Here’s the simple fact: The evidence that moral values determined the election rests on a single dodgy exit-poll question. And it’s not at all clear that more voters are preoccupied with moral values now than were fretting about “family values” on election day 1996, when exit pollsters included that phrase in a question about “priorities for the new administration.” But in the often arid and repetitive arena of American political ideas, fun new contestants can be hard to disqualify. The myth of the moral values election is proving hard to snuff out.

The mantra was in full hum on election night. Television commentators were understandably struck by the results of the question asked of almost 7, 000 voters as they left their polling places: “Which one issue mattered most in deciding how you voted for president?” The most cited issue on the list of seven options offered to those surveyed was “moral values” at 22 percent; 80 percent of these voters went for President Bush, 18 percent for Democratic nominee John Kerry. “Economy/jobs” came next on the list at 20 percent, followed by terrorism (19 percent), Iraq (15 percent) and then health care, taxes and education in single digits.

Brian Healy was the CBS News producer covering the exit polls, something he has done in many elections. He recalled that everyone was surprised that moral values topped the list as the numbers came in, but it wasn’t until about 4 a.m. that someone quite innocently asked, “What exactly are ‘moral values’?”

Too late. The story line was already set. And the surprise nature of the moral values result boosted its allure for the commentariat. When the newspapers could finally write definitive headlines, the notion that moral values were a synonym for various conservative positions became a given -- as did its decisive effect on the outcome of the contest. “Faith, Values Fueled Win,” reported the Chicago Tribune. “Moral Values Decide Election,” the Tri-Valley Herald in Northern California told its online readers.

From the modest experiment of one exit-poll question, a Unified Theory of Election 2004 was hatched. Pundits began to spread the word.

Some reporters were even apologetic for missing the big story. “Somewhere along the line, all of us missed this moral values thing,” said CNN’s Candy Crowley in a speech to a Florida audience.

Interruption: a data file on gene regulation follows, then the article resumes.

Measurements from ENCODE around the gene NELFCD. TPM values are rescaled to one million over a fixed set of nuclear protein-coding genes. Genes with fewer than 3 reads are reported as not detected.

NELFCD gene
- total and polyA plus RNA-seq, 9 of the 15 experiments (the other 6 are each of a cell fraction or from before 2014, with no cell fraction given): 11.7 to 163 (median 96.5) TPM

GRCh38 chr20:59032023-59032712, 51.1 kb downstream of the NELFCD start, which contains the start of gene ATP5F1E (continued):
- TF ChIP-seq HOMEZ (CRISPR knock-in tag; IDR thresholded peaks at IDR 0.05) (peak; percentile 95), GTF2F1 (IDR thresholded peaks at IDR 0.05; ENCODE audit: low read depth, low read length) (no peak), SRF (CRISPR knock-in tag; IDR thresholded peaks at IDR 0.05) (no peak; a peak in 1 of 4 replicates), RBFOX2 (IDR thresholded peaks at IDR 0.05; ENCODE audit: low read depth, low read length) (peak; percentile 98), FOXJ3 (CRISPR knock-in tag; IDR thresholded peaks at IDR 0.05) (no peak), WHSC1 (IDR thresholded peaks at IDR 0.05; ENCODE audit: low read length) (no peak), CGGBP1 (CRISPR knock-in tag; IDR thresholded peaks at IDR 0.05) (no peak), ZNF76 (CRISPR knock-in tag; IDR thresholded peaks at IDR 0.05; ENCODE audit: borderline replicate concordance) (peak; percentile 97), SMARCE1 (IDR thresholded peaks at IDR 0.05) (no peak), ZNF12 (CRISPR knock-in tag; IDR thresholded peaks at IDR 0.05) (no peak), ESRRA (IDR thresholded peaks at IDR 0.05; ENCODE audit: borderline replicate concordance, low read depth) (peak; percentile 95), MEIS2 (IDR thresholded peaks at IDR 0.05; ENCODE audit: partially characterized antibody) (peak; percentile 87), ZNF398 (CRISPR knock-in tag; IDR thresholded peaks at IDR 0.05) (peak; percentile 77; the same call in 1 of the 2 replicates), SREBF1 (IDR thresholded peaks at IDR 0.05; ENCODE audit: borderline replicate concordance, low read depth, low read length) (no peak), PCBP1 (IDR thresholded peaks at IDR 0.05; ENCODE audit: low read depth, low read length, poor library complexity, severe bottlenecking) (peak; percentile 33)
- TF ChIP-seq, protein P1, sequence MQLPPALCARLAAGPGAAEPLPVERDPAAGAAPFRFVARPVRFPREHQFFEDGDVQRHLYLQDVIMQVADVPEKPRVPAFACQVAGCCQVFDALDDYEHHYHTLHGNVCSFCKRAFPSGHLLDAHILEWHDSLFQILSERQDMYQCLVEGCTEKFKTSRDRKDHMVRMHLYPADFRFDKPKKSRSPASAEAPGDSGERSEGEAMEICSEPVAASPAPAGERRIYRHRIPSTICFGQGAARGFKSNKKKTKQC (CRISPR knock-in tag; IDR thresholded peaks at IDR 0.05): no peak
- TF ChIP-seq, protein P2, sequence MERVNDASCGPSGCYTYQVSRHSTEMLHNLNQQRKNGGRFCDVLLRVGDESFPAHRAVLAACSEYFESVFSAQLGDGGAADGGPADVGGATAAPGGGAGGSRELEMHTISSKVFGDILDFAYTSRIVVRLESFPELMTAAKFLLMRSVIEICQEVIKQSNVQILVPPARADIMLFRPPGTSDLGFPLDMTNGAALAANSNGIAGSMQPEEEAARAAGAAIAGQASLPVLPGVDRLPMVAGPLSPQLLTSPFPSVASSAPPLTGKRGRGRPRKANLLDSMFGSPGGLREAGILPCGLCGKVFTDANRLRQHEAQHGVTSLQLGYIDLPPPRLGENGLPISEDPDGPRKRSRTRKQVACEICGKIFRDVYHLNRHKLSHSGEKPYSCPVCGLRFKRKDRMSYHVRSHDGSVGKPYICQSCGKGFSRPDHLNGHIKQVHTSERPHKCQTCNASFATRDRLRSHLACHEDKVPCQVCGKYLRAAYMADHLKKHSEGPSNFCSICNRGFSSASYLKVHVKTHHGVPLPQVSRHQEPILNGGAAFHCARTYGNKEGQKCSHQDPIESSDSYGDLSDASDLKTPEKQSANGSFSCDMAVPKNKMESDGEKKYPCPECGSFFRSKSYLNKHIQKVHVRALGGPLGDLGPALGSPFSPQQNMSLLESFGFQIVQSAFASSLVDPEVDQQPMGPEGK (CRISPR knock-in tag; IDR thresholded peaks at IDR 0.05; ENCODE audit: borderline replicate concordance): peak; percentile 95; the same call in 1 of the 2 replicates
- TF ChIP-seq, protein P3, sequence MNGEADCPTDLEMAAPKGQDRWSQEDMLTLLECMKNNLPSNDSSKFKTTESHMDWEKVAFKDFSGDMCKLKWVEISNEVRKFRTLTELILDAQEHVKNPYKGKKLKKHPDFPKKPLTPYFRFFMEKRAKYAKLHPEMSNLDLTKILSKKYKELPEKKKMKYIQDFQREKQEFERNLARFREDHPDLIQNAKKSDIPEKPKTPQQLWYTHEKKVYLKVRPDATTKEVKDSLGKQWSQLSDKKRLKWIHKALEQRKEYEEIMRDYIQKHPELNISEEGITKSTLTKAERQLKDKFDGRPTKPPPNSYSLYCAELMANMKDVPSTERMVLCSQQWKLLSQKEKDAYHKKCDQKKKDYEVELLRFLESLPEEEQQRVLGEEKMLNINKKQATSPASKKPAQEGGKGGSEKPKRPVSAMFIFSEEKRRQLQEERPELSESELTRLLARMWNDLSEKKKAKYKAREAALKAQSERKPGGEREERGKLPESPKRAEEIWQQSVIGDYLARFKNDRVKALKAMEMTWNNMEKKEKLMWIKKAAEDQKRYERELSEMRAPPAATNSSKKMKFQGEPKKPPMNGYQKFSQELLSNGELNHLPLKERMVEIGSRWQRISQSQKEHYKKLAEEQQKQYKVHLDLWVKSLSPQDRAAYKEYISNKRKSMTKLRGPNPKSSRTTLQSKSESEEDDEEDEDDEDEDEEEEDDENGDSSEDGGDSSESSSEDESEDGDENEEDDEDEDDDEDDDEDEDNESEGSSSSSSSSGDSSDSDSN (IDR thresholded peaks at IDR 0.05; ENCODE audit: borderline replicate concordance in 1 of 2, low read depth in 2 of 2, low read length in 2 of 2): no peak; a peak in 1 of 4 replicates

- How story of 2004 election hinged on one exit poll, SFGate.com, December 6, 2004.

2. Donald Trump has beaten Hillary Clinton in the race to be president of the United States.

Much of the narrative ahead of the election had been that Mr Trump was supported by angry, white men. To get an insight into which groups actually voted for him, you can look at the exit poll conducted across the country by Edison Research for the National Election Pool, a consortium of ABC News, The Associated Press, CBS News, CNN, Fox News and NBC News.

It is very difficult to get a genuinely representative sample of how more than 120 million people have voted. It is a big survey - of almost 25,000 voters - and they are the best figures available, but they should be used with caution.

It throws up some odd results, such as that 10% of people who support the idea of a wall along the Mexican border nonetheless voted for Mrs Clinton, while 5% of people who thought the next president should continue the policies of Barack Obama voted for Mr Trump.

Bear in mind that the proportions are unlikely to add up to 100%, because not everybody answered all the questions and there were other candidates standing in the election, who received about 5% of the votes.

The poll suggests that 53% of men voted for Mr Trump, with 41% voting for Mrs Clinton - those proportions are almost exactly reversed for women.